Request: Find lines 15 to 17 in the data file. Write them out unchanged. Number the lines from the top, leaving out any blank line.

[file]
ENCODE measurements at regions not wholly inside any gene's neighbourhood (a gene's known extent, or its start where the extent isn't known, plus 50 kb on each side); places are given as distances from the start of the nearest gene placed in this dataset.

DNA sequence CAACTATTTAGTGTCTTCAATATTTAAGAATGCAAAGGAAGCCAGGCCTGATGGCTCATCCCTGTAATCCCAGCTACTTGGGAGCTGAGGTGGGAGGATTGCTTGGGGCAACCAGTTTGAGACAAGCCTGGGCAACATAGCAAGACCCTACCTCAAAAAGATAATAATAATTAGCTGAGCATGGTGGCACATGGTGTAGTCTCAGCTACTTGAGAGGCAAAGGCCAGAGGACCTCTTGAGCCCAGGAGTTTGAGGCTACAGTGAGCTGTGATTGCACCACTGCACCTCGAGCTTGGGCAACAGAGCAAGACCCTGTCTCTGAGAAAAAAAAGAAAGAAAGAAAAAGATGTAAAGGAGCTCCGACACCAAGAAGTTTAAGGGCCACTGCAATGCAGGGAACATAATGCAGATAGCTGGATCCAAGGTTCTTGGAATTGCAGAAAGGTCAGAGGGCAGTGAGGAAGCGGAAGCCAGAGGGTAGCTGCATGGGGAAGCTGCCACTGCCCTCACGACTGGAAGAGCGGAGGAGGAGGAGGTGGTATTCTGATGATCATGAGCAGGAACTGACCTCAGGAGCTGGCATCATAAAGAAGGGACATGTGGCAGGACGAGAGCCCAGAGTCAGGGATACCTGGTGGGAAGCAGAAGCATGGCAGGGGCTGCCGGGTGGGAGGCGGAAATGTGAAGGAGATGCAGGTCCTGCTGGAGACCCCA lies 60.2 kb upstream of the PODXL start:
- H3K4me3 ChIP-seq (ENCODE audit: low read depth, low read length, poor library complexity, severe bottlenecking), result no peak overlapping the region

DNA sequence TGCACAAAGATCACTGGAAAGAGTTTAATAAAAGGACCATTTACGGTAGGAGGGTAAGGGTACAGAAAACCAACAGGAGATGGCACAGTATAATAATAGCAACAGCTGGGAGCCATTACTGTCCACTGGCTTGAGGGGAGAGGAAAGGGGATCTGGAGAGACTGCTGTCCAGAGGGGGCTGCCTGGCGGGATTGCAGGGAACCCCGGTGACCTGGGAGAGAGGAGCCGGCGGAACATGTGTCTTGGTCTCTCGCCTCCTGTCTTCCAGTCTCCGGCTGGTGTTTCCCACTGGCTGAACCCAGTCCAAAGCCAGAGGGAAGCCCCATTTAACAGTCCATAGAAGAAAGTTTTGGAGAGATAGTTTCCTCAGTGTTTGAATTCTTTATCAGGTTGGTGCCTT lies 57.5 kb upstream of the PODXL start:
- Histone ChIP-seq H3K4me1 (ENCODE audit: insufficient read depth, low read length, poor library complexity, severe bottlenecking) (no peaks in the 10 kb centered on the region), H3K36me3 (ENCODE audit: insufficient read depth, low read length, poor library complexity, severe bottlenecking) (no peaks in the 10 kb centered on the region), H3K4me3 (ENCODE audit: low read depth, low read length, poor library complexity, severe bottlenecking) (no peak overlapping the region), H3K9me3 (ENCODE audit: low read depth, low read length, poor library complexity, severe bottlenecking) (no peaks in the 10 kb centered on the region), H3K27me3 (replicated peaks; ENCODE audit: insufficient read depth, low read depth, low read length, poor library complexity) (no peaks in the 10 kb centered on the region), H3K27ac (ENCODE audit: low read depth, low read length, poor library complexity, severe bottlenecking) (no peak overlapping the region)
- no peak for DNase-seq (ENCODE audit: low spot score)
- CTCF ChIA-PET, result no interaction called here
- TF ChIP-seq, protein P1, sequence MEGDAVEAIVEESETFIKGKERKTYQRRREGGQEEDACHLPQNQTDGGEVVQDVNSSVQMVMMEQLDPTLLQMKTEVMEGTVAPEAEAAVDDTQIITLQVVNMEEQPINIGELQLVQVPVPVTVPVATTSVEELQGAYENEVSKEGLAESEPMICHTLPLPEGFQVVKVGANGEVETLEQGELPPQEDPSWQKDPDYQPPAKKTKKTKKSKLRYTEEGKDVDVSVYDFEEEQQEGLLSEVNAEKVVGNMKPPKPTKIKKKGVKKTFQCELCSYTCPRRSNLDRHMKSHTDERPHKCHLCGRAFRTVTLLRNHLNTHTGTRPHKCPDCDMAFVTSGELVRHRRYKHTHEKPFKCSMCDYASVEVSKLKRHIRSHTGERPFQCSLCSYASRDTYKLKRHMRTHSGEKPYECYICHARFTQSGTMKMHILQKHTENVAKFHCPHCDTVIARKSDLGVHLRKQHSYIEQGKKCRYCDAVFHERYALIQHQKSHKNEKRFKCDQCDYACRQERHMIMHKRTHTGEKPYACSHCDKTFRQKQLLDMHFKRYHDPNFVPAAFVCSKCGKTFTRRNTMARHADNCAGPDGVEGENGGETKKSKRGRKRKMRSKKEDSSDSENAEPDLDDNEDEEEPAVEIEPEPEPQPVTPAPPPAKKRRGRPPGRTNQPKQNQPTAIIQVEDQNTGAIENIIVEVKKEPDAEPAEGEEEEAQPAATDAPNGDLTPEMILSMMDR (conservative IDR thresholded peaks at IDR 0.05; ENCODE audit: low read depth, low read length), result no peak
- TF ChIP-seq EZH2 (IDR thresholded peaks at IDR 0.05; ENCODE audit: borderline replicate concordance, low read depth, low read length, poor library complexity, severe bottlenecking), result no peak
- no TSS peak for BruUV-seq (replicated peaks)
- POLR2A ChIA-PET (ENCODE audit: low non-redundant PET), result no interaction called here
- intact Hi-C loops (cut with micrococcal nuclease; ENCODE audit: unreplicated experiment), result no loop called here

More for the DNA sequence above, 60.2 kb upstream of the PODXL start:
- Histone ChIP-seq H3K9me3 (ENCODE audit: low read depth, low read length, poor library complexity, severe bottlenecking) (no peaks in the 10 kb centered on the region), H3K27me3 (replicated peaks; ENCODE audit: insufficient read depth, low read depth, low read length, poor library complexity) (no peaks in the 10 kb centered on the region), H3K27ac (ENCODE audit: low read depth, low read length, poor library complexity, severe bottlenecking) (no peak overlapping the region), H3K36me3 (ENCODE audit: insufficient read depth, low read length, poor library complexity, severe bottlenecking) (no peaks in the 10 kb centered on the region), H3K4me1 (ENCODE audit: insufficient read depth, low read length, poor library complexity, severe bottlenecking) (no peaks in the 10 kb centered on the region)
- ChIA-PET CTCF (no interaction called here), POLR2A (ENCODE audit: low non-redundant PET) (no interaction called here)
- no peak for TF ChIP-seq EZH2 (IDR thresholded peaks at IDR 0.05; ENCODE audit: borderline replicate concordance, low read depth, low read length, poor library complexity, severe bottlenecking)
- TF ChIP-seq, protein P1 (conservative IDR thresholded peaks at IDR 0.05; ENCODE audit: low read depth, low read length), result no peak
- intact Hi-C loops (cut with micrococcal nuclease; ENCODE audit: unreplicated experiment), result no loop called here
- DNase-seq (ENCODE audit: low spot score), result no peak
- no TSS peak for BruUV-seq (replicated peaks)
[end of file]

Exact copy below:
- ChIA-PET CTCF (no interaction called here), POLR2A (ENCODE audit: low non-redundant PET) (no interaction called here)
- no peak for TF ChIP-seq EZH2 (IDR thresholded peaks at IDR 0.05; ENCODE audit: borderline replicate concordance, low read depth, low read length, poor library complexity, severe bottlenecking)
- TF ChIP-seq, protein P1 (conservative IDR thresholded peaks at IDR 0.05; ENCODE audit: low read depth, low read length), result no peak